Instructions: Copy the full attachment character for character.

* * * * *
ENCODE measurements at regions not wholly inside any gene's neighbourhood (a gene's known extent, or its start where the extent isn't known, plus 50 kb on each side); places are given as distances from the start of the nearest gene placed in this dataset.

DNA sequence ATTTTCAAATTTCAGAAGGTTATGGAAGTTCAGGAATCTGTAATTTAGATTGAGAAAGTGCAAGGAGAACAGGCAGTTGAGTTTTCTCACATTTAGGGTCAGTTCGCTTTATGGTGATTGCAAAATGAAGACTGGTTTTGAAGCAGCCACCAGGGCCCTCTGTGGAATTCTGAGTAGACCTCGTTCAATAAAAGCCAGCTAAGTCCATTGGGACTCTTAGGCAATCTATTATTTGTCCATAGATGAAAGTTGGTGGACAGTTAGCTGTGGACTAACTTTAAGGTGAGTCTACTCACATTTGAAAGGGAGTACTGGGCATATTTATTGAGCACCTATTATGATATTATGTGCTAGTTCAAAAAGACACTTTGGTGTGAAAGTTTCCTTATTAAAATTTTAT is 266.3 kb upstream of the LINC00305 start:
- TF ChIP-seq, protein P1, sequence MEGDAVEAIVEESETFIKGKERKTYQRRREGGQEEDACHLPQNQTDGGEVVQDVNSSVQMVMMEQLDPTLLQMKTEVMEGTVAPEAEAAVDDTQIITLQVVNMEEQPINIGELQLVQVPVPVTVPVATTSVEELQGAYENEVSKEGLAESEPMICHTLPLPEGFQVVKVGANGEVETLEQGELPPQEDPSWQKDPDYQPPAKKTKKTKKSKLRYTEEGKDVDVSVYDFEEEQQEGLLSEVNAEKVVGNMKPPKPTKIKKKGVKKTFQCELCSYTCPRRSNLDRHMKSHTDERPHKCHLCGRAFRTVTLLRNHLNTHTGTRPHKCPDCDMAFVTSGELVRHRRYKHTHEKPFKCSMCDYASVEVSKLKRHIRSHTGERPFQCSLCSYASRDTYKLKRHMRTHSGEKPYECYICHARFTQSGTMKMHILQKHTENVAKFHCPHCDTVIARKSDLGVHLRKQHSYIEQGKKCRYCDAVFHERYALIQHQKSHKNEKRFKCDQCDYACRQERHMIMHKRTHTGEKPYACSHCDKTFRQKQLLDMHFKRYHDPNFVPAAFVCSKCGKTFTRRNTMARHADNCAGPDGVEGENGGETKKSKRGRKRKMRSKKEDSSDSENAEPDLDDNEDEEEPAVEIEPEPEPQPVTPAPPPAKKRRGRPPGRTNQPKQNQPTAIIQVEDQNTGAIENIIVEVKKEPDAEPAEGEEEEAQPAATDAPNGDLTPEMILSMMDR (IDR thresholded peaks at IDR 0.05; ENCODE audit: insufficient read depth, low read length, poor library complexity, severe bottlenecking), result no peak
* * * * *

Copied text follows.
ENCODE measurements at regions not wholly inside any gene's neighbourhood (a gene's known extent, or its start where the extent isn't known, plus 50 kb on each side); places are given as distances from the start of the nearest gene placed in this dataset.

DNA sequence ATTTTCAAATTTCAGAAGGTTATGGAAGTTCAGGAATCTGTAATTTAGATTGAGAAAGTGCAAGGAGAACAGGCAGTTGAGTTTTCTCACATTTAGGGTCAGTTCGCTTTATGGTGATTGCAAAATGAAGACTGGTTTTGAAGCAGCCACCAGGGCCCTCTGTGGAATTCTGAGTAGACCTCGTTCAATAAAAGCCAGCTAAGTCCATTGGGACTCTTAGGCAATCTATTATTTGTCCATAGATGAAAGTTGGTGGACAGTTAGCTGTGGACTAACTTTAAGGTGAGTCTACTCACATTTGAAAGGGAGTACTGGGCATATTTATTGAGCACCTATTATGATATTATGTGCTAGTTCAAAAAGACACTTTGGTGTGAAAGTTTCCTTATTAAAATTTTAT is 266.3 kb upstream of the LINC00305 start:
- TF ChIP-seq, protein P1, sequence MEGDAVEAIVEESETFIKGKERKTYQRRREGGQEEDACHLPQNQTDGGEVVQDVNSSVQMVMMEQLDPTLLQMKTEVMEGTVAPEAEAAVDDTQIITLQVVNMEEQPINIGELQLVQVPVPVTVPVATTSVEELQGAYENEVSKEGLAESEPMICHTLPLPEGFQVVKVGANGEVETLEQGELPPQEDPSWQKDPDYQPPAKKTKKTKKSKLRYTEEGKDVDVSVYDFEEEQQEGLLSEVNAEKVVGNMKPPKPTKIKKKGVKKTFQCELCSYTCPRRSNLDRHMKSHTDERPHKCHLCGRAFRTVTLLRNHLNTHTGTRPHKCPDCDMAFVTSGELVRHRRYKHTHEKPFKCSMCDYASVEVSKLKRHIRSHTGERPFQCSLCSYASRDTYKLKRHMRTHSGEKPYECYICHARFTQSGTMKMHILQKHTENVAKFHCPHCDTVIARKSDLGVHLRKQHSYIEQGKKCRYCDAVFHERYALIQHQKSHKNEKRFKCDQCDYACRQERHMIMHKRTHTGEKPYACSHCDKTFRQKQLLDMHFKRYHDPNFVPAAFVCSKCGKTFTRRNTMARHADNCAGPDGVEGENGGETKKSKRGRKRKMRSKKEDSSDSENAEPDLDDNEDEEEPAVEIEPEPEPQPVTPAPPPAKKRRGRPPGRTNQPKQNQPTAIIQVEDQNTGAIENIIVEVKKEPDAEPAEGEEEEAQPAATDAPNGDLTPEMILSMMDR (IDR thresholded peaks at IDR 0.05; ENCODE audit: insufficient read depth, low read length, poor library complexity, severe bottlenecking), result no peak